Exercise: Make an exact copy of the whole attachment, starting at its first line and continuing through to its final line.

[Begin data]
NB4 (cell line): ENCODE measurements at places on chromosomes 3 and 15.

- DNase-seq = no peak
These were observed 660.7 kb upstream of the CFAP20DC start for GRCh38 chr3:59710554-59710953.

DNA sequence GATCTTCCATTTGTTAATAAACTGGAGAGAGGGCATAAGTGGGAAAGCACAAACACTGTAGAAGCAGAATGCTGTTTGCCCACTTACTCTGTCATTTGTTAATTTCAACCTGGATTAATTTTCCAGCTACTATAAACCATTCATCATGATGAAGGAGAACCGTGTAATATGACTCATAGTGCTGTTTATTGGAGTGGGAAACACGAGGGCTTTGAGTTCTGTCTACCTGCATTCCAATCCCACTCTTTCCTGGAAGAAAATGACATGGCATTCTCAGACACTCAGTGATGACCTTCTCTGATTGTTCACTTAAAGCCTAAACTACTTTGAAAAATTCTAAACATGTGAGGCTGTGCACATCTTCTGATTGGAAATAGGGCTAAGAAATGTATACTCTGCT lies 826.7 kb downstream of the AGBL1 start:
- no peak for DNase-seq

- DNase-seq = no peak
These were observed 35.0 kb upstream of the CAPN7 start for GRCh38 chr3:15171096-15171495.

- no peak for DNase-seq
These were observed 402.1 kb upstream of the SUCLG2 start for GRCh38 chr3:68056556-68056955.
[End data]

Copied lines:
NB4 (cell line): ENCODE measurements at places on chromosomes 3 and 15.

- DNase-seq = no peak
These were observed 660.7 kb upstream of the CFAP20DC start for GRCh38 chr3:59710554-59710953.

DNA sequence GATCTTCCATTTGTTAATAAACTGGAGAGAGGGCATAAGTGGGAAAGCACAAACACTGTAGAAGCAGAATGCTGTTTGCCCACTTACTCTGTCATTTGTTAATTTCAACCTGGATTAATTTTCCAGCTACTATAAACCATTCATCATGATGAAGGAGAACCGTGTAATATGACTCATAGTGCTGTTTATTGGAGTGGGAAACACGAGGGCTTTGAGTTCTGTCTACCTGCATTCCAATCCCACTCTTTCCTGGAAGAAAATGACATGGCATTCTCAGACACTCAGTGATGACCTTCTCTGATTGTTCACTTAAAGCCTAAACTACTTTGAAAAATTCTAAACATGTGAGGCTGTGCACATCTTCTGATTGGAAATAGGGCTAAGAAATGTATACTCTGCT lies 826.7 kb downstream of the AGBL1 start:
- no peak for DNase-seq

- DNase-seq = no peak
These were observed 35.0 kb upstream of the CAPN7 start for GRCh38 chr3:15171096-15171495.

- no peak for DNase-seq
These were observed 402.1 kb upstream of the SUCLG2 start for GRCh38 chr3:68056556-68056955.